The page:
Great Resumes Fast » Job Search » How Do You Build Relationships with Hiring Managers?

Are you wondering how you can get the attention of hiring managers? When I polled job seekers on LinkedIn and asked what their biggest job search challenge was, the resounding response was getting the attention of hiring managers. While writing a strong resume and cover letter is one way to get their attention, another and often more effective way is to connect with them and build a relationship. But, how do you build relationships with hiring managers?

In this article, I’m sharing a simple three-step process for connecting and building a relationship with hiring managers:

  • Follow, then connect.
  • Engage and appreciate.
  • Demonstrate consistency and support.

First Step: Follow the Hiring Manager, Then Connect

If you’re like me, you may not like launching out with a “big ask” on your first contact with a hiring manager. Some people are comfortable asking for an interview, referral, meeting, or a job the first time they meet with a hiring manager. 

I don’t recommend it. Especially the asking for a job part. I think it’s too early in the relationship and it gives that “icky” feeling to networking that so many people say they don’t like. It’s also one of the main reasons why people actually avoid networking. 

If you’re one of those people, then this three-step process is for you!

I recommend following the hiring manager as a first step to building your relationship. LinkedIn makes this quick and easy. You simply search and locate the hiring manager’s profile on LinkedIn. Read this article, if you need help figuring out how to search and find the hiring manager on LinkedIn.

Once you find them, you go to their profile, next to the “Connect” button you’ll see a “More” button. Click more and then a drop-down box will appear and you’ll select “Follow.”

Profile > More > Follow

Now, you can see the hiring manager’s posts, articles, and status updates without having to send a cold connection request.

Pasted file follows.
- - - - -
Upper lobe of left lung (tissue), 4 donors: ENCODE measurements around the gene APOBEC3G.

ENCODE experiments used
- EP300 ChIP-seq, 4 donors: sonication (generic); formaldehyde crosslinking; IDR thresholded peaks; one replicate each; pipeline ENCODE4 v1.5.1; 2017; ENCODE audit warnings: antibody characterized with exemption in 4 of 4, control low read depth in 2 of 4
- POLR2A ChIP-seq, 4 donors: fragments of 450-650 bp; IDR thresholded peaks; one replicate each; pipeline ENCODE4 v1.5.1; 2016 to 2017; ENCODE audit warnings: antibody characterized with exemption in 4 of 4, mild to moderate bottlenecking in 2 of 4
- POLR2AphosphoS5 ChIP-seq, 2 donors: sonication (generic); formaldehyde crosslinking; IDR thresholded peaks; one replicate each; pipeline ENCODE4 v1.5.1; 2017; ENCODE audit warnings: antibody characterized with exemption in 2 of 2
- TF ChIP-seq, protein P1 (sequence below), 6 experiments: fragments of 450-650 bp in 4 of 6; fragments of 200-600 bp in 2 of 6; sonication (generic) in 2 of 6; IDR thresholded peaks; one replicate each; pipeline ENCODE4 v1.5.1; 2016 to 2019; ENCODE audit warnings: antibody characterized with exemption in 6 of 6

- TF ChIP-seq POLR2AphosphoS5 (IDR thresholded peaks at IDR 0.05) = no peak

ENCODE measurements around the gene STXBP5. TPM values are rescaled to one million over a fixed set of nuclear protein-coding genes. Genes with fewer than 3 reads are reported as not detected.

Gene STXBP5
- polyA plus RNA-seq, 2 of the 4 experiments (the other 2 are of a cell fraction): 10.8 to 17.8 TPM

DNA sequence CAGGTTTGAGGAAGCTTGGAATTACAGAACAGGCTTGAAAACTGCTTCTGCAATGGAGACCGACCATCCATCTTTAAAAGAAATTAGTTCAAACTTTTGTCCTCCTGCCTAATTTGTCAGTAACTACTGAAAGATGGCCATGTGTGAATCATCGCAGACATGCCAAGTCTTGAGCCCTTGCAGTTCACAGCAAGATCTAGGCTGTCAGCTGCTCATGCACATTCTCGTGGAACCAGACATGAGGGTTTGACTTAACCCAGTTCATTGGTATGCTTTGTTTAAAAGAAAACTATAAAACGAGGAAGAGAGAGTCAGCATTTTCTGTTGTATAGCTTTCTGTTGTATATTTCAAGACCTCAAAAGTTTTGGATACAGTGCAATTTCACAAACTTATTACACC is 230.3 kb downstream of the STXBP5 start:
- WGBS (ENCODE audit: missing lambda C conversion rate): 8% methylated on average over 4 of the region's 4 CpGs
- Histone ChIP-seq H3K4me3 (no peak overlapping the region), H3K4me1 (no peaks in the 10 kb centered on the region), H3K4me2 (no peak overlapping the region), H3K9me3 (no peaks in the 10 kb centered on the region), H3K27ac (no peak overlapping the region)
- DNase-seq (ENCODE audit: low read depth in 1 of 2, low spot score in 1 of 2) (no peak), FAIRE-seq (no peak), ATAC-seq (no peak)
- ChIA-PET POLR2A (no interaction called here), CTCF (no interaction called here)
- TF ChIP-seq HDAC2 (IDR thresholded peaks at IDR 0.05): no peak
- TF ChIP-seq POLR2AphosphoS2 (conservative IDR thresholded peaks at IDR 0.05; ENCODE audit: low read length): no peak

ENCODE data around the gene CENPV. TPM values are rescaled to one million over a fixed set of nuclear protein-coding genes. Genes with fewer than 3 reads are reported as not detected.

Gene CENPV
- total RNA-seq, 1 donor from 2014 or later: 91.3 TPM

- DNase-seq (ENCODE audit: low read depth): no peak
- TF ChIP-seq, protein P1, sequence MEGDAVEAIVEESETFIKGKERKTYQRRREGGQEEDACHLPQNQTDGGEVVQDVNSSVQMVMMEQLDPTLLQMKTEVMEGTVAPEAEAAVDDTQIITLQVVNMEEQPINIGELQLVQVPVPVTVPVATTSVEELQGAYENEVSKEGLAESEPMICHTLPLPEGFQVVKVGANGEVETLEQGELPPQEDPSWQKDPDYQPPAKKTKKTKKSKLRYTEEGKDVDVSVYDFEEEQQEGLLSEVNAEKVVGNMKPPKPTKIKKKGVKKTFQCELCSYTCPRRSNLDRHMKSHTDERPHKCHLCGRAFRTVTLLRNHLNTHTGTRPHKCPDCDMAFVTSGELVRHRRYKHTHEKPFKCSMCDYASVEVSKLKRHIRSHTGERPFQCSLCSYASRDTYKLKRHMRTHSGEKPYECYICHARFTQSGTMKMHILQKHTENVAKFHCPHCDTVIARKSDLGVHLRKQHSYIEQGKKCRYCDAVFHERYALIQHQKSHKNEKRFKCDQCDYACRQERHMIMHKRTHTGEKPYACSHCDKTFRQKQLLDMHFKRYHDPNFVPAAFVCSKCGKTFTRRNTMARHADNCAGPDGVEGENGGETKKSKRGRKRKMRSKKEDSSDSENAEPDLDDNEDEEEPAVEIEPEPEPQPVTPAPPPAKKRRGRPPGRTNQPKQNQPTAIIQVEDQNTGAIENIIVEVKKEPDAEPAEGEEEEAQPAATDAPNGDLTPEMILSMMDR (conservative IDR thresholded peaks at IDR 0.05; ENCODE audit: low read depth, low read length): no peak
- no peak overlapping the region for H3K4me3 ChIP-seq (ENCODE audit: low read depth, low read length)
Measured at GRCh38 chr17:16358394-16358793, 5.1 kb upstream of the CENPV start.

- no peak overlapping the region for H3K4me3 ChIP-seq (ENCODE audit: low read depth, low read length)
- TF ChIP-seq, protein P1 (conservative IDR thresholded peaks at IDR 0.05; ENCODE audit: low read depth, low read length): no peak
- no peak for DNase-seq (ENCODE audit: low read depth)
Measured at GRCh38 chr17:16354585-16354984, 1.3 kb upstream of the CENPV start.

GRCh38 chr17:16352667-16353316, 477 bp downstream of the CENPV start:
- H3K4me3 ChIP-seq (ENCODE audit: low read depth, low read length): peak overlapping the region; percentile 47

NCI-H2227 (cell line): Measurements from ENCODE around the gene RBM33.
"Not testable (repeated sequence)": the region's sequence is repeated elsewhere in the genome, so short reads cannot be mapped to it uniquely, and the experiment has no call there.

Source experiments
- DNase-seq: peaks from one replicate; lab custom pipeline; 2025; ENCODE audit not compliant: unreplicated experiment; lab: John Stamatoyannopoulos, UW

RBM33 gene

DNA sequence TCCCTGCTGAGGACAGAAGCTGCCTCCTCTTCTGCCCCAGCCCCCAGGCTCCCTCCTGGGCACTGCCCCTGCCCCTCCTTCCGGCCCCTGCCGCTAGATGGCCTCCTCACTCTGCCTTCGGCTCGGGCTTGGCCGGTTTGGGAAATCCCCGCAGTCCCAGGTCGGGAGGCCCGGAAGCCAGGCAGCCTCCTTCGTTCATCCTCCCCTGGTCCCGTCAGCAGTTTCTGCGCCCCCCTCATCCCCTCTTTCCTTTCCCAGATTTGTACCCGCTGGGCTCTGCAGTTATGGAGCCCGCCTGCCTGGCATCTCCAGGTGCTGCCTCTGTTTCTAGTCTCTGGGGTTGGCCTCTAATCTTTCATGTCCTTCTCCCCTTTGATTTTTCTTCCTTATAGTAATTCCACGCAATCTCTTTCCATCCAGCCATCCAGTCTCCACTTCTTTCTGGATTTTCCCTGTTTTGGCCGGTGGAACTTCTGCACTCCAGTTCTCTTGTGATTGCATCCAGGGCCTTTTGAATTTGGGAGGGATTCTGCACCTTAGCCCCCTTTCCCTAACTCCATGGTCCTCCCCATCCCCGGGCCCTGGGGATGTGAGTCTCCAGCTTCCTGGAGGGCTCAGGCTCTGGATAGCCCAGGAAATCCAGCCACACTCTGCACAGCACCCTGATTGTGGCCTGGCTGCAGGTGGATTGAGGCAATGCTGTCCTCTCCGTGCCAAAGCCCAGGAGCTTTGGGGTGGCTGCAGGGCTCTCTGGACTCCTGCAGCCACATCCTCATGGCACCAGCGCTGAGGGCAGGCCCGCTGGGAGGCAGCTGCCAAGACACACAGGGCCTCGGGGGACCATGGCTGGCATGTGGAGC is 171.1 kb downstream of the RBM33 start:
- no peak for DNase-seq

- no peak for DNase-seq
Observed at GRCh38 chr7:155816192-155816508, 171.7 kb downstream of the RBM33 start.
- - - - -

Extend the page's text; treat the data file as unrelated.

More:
After you follow them, it’s time to start engaging with their status updates. 

When they post on LinkedIn, like and comment on their posts. Add an insightful thought, support their update, share it. Start engaging regularly with their posts on LinkedIn.

What if they don’t share status updates or posts? Then you can send them a connection request and introduce yourself. I’d also advise you to find an employee, decision-maker, or other connections within the company who are more active on LinkedIn that you can engage with.

Most hiring managers and recruiters use LinkedIn to some extent to source candidates so they’re usually active on LinkedIn regularly. They may not all be content creators and publish updates every day, though. 

Second Step: Engage, Then Appreciate

The ideal scenario is that you have the opportunity to engage with their posts over a few weeks. It’s really important to comment on posts and add to the conversation so they become familiar with your name and your support. 

Once you’ve had the opportunity to engage, then send a connection request. I recommend adding a note to your request that introduces yourself, let’s them know you’ve been following their work on LinkedIn and you really appreciate their insights, and states that you’d like to connect to learn more.

Will every hiring manager accept your request? No. 

It would be unrealistic to expect them all to connect with open arms. 

However, many will. Especially if they see you’ve been engaging with them and supporting their work. It’s the law of reciprocity. Give first and others are more inclined to give in return.

To build and strengthen your relationship, express your appreciation. 

For instance, I post daily job search tips and insights on my LinkedIn profile. I have many job seekers who thank me for the posts because it’s helping them in their job search. It’s nice to be appreciated. Some take the extra step to send me a message on LinkedIn and let me know how much the advice has meant to them. Several have messaged me this year and left me recommendations letting me know that my advice helped them land their next role.